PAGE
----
Thus, in the long run, there will be 2/3 of the total population outside and 1/3 inside. This is true nomatter what initial distribution of people inside and outside of California may have been. The limitingvector is just an eigenvector of the matrix correspondding to the eigenvalue 1, that is

[ 910

210

110

810

] [ 2313

]= 1

[ 2313

]

• 146 Chapter IIIMATRICES AND SYSTEMS OF EQUATIONS

If initially there were 23 of the people outside and13 inside, the population distribution would never

change.

Example 4. Solve the 3rd order difference equation

E: xn+3 + 6xn+2 + 11xn+1 + 6xn = 0, n = 0, 1, 2, . . .IC: x0 = 1, x1 = 0, x2 = 0.

We reduce this to a system of three first order equations. Let xn+1 = yn, yn+1 = zn then we have

xn+1 = ynyn+1 = znxn+1 = yn+2 = xn+3 = 6xn+2 11xn+1 6xn

= 6xn 11yn 6zn.

orwn+1 = Awn

where

wn =

xnynzn

, A =

0 1 00 0 1

6 11 6

, w0 =

100

The solution iswn = Anw0, n = 0, 1, 2, . . .

If A has eigenvalues 1, 2, 3 and corresponding linearly independent eigenvectors v1, v2, v3, wehave

w0 = 1v1 + 2v2 + 3v3, ()

wn = Anw0 = An(1v1 + 2v2 + 3v3)

= 1n1v1 + 2n2v

2 + 3n3v3.

In the last section, we found that the eigenvalues where 1 = 1, 2 = 2, 3 = 3 and thecorresponding eigenvectors where

v1 =

1

11

, v2 =

1

24

, v3 =

1

39

Equation () becomes

100

= 1

1

11

+ 2

1

24

+ 3

1

39

Solving, we find 1 = 3, 2 = 3, 3 = 1. Thus the solution of the vector equation is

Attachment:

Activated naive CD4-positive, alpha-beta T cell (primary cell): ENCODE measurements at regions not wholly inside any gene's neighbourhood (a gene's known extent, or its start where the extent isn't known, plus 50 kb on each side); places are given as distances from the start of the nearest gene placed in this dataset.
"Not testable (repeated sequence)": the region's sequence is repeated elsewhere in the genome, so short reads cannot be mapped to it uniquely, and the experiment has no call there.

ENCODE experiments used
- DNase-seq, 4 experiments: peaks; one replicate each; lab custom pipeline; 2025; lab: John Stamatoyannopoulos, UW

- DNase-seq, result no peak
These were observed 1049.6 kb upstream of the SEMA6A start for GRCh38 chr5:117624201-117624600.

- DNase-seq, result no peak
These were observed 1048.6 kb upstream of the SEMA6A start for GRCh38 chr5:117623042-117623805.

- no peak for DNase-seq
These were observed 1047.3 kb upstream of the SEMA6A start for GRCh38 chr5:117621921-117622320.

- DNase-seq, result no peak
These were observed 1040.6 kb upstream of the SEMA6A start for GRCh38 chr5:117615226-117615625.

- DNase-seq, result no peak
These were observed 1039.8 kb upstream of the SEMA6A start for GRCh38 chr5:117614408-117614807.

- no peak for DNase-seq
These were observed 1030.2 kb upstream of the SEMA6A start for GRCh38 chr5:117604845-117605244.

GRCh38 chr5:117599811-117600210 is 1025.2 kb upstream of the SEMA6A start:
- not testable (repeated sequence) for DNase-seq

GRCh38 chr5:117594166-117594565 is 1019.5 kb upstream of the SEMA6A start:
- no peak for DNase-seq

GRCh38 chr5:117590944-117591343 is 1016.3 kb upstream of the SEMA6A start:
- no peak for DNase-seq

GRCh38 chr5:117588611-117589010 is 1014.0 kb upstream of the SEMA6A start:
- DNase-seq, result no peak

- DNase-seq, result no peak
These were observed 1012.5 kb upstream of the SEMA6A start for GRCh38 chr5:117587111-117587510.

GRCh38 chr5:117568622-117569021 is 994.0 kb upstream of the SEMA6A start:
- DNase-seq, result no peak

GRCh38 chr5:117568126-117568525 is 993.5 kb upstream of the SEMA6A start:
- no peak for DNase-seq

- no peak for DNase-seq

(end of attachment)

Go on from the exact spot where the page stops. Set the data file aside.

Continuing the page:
wn = 3(1)n

1

11

3(2)n

1

24

+ (3)n

1

39

Since all we want is xn, the first component of wn, the solution of our problem is

xn = 3(1)n 3(2)n + (3)n, n = 0, 1, 2, . . .

• Section 3.16Systems of Linear Difference Equations 147

Example 5. Solve zk+1 = Azk where A =[

1 11 1

].

The solution is zk = Akz0. If the eigenvalues are 1, 2 and the corresponding eigenvectors arev1, v3 and are linearly independent, the solution is

zk = 1k1v1 + 2k2v

2

We find that the eigenvalues are1 = 1 + i =

2ei

4

2 = 1 i =

2ei4

The corresponding eigenvectors are

v1 =[

1i

], v2 =

[1

i

]

Thus zk is

zk = 1(

2)k eik4

[1i

]+ 2(

2)k eik

4

[1

i

]()

This is the general complex valued solution. We would like to get the solution in real form. Letthe components of zk be xk, yk. From equation () we get

xk = 2k2 (1eik

k4 + 1eik

4 )

yk = 2k2 (i1eil

4 i2eik

4 )

Using Eulers forms we find

xk = 2k2 ((1 + 2) cos

k

4+ i(1 2) sin

k

4)

yk = 2k2 (i(1 2) cos

k

4 ((1 + 2) sin

k

4).

Let c1 = 1 + 2, and c2 = i(1 2) and we obtain

xk = 2k2 (c1 cos

k

4+ c2 sin

k

4)

yk = 2k2 (c2 cos

k

4 c1 sin

k

4).

If real initial conditions are given for x0, y0 then c1, c2 will be real. If we allow c1, c2 to be arbitraryreal numbers, this is the general real solution.

Exercises 3.16

1. Find the solution of xk+1 = Axk, k = 0, 1, 2, . . . in each of the following cases (use method ofexample 1).

a. A =[

3 32 4

], x0 =

[1

3

]. b. A =

[3 12 0

], x0 =

[12

]

2. Solve problems 1a and 1b using the diagonalization method.

• 148 Chapter IIIMATRICES AND SYSTEMS OF EQUATIONS

3. Find the general solution of xk+1 = Axk if

a. A =

3 1 0

1 2 10 1 3

b. A =

2 1 11 2 11 1 2

4. If A is 3 3 and u, v, w are nonzero column vectors such that Au = 2u, Av = v, Aw = 3wa. Find the general solution of xk+1 = Axk.

b. Find the solution of xk+1 = Axk, x0 = u 5w.5. Solve xk+1 = Axk where

A =[

1 11 1

], x0 =

[1

1

].

6. Solve, using matrix methods E: xk+3 4xk+2 xk+1 + 4xk = 0IC: x0 = 1, x1 = 0, x2 = 1.